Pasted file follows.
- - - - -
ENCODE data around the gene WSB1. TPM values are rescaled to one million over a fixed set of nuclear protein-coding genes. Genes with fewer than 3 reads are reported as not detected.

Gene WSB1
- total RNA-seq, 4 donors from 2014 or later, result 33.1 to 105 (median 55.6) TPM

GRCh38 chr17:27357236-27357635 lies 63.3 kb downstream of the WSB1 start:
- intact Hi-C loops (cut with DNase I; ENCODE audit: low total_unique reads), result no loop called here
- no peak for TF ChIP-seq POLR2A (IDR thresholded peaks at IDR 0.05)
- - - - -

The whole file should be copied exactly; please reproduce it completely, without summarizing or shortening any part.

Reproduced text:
ENCODE data around the gene WSB1. TPM values are rescaled to one million over a fixed set of nuclear protein-coding genes. Genes with fewer than 3 reads are reported as not detected.

Gene WSB1
- total RNA-seq, 4 donors from 2014 or later, result 33.1 to 105 (median 55.6) TPM

GRCh38 chr17:27357236-27357635 lies 63.3 kb downstream of the WSB1 start:
- intact Hi-C loops (cut with DNase I; ENCODE audit: low total_unique reads), result no loop called here
- no peak for TF ChIP-seq POLR2A (IDR thresholded peaks at IDR 0.05)